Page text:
We study SI (susceptible-infected)1 spreading dynamics in contact process (CP) through numerical simulations. In SI model, "S" and "I" represents, respectively, the susceptible (healthy) state and the infected state. At each time step of contact process, each infected node randomly contacts one of its neighbors, and then the contacted neighboring node will be infected with probability λ if it is in the healthy state or else it will retain its state. To eliminate the stochastic effect of the disease transmission, we set λ=1. In simulations, the propagation processes are as follows: (i) Select a node as the initial infected (i.e., seed) and all other nodes are in S state. (ii) At each time step, the infected node i in the active state randomly select one of its susceptible neighbors j and then contact node j after time delay τij. During this period, node i is inactive. (iii) After τij, node j is infected by node i. Meanwhile, node i is reactivated. (iv) The propagation processes will continue until all nodes are in I state.

Based on the above process, we investigate how these two patterns influence spreading speed and variability of prevalence in CP in hierarchical geographical networks. The prevalence is defined as the density of infected individuals i(t) at time step t, and the spreading speed is defined as new case rate n(t) at time step t, that is n(t) = i(t) − i(t − 1). With the spread of epidemic, new case rate increases to the maximal value nmax, which denotes the occurrence of outbreak. In order to analyze the impact of the underlying network topology on the predictability of epidemic spreading, the variability of outbreaks is defined as the relative variation of the prevalence given by30 

[i(t)]=i(t)2i(t)2i(t).
(1)

[i(t)]=0 denotes all independent dynamics realizations are essentially the same, and the prevalence in the network is deterministic. Larger [i(t)] means worse predictability that a particular realization is far from average over all independent realizations.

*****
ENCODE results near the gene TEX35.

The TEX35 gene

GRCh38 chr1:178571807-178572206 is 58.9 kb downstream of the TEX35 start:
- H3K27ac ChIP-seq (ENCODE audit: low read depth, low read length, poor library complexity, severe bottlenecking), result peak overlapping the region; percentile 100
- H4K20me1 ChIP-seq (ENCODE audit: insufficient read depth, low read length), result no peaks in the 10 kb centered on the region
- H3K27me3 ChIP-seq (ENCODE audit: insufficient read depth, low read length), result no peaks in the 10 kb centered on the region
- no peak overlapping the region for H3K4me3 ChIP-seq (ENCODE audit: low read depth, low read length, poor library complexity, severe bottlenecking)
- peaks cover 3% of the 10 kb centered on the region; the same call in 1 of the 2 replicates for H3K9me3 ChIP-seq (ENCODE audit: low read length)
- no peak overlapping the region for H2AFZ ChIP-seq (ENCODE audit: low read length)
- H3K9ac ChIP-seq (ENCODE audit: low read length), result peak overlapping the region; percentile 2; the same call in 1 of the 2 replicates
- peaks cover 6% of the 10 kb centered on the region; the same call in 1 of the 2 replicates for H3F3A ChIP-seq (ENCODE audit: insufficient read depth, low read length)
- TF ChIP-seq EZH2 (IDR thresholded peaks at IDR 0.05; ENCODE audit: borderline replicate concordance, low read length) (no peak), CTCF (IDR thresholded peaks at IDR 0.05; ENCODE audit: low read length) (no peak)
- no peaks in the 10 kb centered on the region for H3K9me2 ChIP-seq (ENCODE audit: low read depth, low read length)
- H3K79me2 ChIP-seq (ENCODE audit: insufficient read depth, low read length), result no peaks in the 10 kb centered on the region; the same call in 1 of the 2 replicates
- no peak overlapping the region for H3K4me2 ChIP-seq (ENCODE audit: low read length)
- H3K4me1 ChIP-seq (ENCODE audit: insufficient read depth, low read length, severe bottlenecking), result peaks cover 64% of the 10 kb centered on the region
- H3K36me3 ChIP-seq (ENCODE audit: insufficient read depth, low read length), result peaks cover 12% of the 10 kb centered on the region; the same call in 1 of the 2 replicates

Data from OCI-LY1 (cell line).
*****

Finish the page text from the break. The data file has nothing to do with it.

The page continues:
In this paper, we study how the different contact patterns (i.e., HOTD and HETD) influence epidemic spreading. We first pay attention to the case of random seed, that is, a node selected randomly as the initial seed. Obviously, in Figs. 2(a) and 2(b), new cases in HETD has the lower peak value nmaxHETD0.006<nmaxHOTD0.022, and the longer full prevalence time TfHETD600>TfHOTD175, where the full prevalence time Tf is defined as the amount of time that all nodes of the network are infected by a seed. Meanwhile, a upward cascading multi-modal phenomenon in HETD is very intriguing, which is consistent with the results in Refs. 24, 45, and 52. We suppose that this phenomenon might origin from the correlations between time delay and network hierarchy: time delays of contacts between the high-layer nodes are much greater due to longer distance from each other. To gain insight into the effect of these correlations, we employ null model where time delays are randomly exchanged between randomly chosen links (RNTD), and the time delay-network hierarchy correlations are thus destroyed. In Fig. 2(a), n(t) in RNTD displays almost the same unimodal pattern to that in HOTD, except for a slightly lower spreading (i.e., nmaxRNTD0.020<nmaxHOTD0.022). By comparison, we can conclude: although the heterogenous time delay of contact activities can result in slow spreading,36,37,39 the very low spreading is dominated by the time delay-network hierarchy correlations. More importantly, it indicates that these correlations certainly lead to the upward cascading multi-modal phenomenon. In this network, the outbreaks in low-layer sub-regions occur much earlier than that in high-layer sub-regions because low-layer nodes are much closer to each other. Even if the high-layer nodes are infected, outbreaks will not occur in a wider range until their child nodes are infected after a long time. Therefore, the peak values at t7,33,78,170,and350 in Fig. 2(b) correspond to the outbreaks in the 5th, 4th, 3rd, 2nd, and 1st layer sub-regions, respectively.